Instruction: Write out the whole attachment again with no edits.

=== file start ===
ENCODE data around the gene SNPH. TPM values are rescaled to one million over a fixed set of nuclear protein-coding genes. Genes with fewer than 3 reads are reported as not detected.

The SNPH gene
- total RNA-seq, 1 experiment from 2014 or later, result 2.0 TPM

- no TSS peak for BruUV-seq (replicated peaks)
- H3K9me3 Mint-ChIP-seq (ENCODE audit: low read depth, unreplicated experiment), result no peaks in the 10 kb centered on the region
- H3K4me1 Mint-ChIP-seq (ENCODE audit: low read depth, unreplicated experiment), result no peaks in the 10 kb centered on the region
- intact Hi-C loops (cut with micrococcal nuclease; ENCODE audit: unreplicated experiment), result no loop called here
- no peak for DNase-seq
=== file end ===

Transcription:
ENCODE data around the gene SNPH. TPM values are rescaled to one million over a fixed set of nuclear protein-coding genes. Genes with fewer than 3 reads are reported as not detected.

The SNPH gene
- total RNA-seq, 1 experiment from 2014 or later, result 2.0 TPM

- no TSS peak for BruUV-seq (replicated peaks)
- H3K9me3 Mint-ChIP-seq (ENCODE audit: low read depth, unreplicated experiment), result no peaks in the 10 kb centered on the region
- H3K4me1 Mint-ChIP-seq (ENCODE audit: low read depth, unreplicated experiment), result no peaks in the 10 kb centered on the region
- intact Hi-C loops (cut with micrococcal nuclease; ENCODE audit: unreplicated experiment), result no loop called here
- no peak for DNase-seq